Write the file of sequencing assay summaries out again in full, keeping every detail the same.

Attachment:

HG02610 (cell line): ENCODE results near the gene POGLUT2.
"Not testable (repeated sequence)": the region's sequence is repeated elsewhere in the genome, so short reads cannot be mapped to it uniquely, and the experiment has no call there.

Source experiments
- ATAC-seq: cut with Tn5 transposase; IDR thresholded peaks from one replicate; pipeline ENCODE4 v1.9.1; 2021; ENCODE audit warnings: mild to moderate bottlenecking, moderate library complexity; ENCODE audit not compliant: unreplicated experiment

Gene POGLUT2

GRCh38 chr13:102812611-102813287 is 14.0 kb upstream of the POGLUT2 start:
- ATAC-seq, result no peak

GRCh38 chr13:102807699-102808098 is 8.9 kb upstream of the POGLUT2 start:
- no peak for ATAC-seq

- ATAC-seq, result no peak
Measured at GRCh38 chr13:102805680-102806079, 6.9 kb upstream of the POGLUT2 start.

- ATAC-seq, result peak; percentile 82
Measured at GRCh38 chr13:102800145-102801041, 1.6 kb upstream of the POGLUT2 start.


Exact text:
HG02610 (cell line): ENCODE results near the gene POGLUT2.
"Not testable (repeated sequence)": the region's sequence is repeated elsewhere in the genome, so short reads cannot be mapped to it uniquely, and the experiment has no call there.

Source experiments
- ATAC-seq: cut with Tn5 transposase; IDR thresholded peaks from one replicate; pipeline ENCODE4 v1.9.1; 2021; ENCODE audit warnings: mild to moderate bottlenecking, moderate library complexity; ENCODE audit not compliant: unreplicated experiment

Gene POGLUT2

GRCh38 chr13:102812611-102813287 is 14.0 kb upstream of the POGLUT2 start:
- ATAC-seq, result no peak

GRCh38 chr13:102807699-102808098 is 8.9 kb upstream of the POGLUT2 start:
- no peak for ATAC-seq

- ATAC-seq, result no peak
Measured at GRCh38 chr13:102805680-102806079, 6.9 kb upstream of the POGLUT2 start.

- ATAC-seq, result peak; percentile 82
Measured at GRCh38 chr13:102800145-102801041, 1.6 kb upstream of the POGLUT2 start.